[Posted May 13, 2011] I enjoy the writing style of several particular jurists, and Judge Jay Wilkinson of the Fourth Circuit is among those. Today he authors a remarkable opinion that was, for me a least, a page-turner (well, actually a scroll-downer, since I declined to slay any trees to read it). The case is Belue v. Leventhal, a fascinating story of an ill-advised motion and the judge’s ill-advised reaction to it.

Have you ever filed a motion to recuse the judge for bias? No? Well, me, neither. This case, arising in the District of South Carolina, apparently involved a federal judge with a temper. When his Honor expressed some disparaging views about the defendants in an insurance suit, the defense lawyers responded by filing a motion asking him to recuse himself. The motion was signed by the defendants’ out-of-state counsel, who had traveled all the way up from Miami.

There’s a line from the best chapter of one of my favorite Twain books, Life on the Mississippi, that applies here: “This was a red rag to the bull.” At a hearing the next day, before the aforesaid temper was allowed to calm down, the judge threatened to “disbar the whole firm in Miami” at an upcoming hearing. (It probably didn’t help that the law firm’s website advertised that its lawyers dealt with “cases involving difficult jurisdictions” or “trouble spot jurisdictions.”) His Honor didn’t give any further details, but at that next hearing, five days later, he lowered the boom after giving one of the Florida lawyers the briefest opportunity to speak:

I permitted those people to come in as a matter of grace, a matter of discretion. And now they have violated it. And I’m not going to let them stay. All they want to do is file papers, file papers, file papers. And then run out of this courtroom, go back to Miami and say, we won another one in a difficult jurisdiction. That’s the kind of lawyers they are. I don’t want anything to do with them, or anybody of that same ilk. I think they are a disgrace to the profession. You can appeal it.

Ohhhh-kaaaaaay . . .

The problem with this ruling is that pro hac vice admissions aren’t matters of grace; not anymore, anyway. Once upon a time, foreign lawyers really did appear at the sufferance of the judge; but modern practice provides that once a lawyer has been admitted for a particular case, he or she has the same right to appear as does a regularly admitted member of the bar of that court. The lawyers accordingly appealed their disqualification after the underlying case had resolved, contending that the judge’s action was hurting the firm’s marketing efforts.

There are two appellate issues here. The court first takes up the sensitive topic of what grounds are appropriate for a motion to recuse. This is an excellent primer on the caselaw that governs such motions, and any lawyers who are really, really determined to file such a motion should read this opinion carefully. Basically, you have to show that the judge is biased, not against the lawyers, but against the party. Apparently a jurist can hate a lawyer’s guts, but still preside over a case involving that lawyer.

When you think about it, that really has to be the case; otherwise, a litigant could avoid a particular judge merely by associating a lawyer that the judge is known to despise. You can’t judge-shop like that. Today’s ruling makes it clear that there can come a point at which judicial antipathy toward a lawyer spills over onto the client, but that didn’t happen here.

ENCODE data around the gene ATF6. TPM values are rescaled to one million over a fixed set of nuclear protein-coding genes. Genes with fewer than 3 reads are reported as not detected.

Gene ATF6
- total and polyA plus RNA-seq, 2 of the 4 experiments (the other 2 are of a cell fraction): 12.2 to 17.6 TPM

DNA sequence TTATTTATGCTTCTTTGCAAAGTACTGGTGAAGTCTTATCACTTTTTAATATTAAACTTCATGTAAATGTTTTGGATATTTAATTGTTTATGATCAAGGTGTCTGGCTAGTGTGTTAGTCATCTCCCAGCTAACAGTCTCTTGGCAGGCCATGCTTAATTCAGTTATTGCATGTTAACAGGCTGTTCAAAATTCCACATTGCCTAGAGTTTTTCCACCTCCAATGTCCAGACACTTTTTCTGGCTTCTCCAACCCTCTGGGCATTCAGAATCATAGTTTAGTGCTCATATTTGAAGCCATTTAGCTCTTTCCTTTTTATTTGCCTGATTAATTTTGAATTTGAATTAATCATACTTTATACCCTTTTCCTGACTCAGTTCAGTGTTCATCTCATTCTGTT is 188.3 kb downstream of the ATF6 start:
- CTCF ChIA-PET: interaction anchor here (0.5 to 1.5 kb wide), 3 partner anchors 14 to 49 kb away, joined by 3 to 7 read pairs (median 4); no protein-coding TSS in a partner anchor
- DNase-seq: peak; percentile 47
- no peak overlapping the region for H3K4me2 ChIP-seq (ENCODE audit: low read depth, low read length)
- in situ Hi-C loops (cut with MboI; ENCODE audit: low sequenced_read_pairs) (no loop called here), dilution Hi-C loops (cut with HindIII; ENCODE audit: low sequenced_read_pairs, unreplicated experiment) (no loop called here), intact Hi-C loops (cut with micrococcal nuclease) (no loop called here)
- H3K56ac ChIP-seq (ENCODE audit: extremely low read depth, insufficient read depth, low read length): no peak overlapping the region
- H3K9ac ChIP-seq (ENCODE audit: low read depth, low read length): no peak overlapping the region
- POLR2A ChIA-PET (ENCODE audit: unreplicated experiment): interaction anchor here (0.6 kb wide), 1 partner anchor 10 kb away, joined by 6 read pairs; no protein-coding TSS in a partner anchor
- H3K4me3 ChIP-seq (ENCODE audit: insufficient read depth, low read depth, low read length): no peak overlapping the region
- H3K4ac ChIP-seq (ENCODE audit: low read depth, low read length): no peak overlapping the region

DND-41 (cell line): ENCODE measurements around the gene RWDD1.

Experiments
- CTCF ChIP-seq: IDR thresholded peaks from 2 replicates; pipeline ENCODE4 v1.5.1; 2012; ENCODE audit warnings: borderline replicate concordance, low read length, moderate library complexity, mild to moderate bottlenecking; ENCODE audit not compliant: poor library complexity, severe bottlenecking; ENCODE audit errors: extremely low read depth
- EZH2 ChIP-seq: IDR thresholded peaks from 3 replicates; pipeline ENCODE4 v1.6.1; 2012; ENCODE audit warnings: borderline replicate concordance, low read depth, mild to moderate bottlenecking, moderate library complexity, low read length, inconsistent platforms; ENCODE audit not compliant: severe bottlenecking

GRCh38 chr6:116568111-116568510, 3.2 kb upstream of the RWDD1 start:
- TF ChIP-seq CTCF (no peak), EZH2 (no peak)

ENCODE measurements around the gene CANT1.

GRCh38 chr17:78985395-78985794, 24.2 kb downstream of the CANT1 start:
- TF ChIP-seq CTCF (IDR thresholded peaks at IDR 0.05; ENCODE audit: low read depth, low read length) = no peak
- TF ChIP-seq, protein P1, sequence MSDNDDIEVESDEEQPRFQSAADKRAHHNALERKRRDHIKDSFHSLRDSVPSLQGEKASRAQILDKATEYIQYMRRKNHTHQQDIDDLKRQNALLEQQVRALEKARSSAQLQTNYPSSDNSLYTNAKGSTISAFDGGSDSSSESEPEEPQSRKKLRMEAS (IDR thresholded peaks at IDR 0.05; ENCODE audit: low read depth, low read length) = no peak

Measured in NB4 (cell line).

The court accordingly decides that the recusal motion was meritless. But that’s just phase 1 of today’s opinion, since this appeal is about whether the district court properly cut the pro hac vice lawyers off from the case. The Court of Appeals today rules that the district judge denied the lawyers due process of law by essentially kicking them summarily out of his courtroom. They were given no advance notice of the particulars of their sins, and no meaningful opportunity to respond to the “charges.” The amount of process that’s “due” in this situation is slight, but the court rules today that these attorneys weren’t even given that degree of protection.

Over the course of the opinion, there’s plenty of blame to spread around, although that blame is softened considerably by the courtly Judge Wilkinson’s gentle approach. The lawyers had no reasonable ground to file the motion, “seemingly driven by a fear of losing on the merits”; and the judge made remarks that “were neither wise nor temperate.” In such a situation, having decided to reverse, what’s an appellate court to do with the combatants – send them back into the arena for Round 2, where the judge can conduct another hearing, this time adhering to the Due Process Clause? No, the Fourth Circuit has a much more elegant solution than that:

“While our normal ruling might be to remand the case with directions for the provision of appropriate process, we can see little to be gained by such a course. The case has now been resolved, and we therefore vacate the revocation order and remand the case with directions that the matter be concluded forthwith.”

This opinion is noteworthy for the subject matter, with its subtext of near-warfare in the well of the court; and for Judge Wilkinson’s marvelous prose in addressing the issues and the touchy facts. Many lawyers will want to read it merely because stories like this are like accident scenes; you just find yourself powerless to look away, particularly when the combatants are the lawyers and the judge, not the clients. In any event, click on the hyperlink and read it . . . but only for the education you’ll get; not for the gory details, of course . . .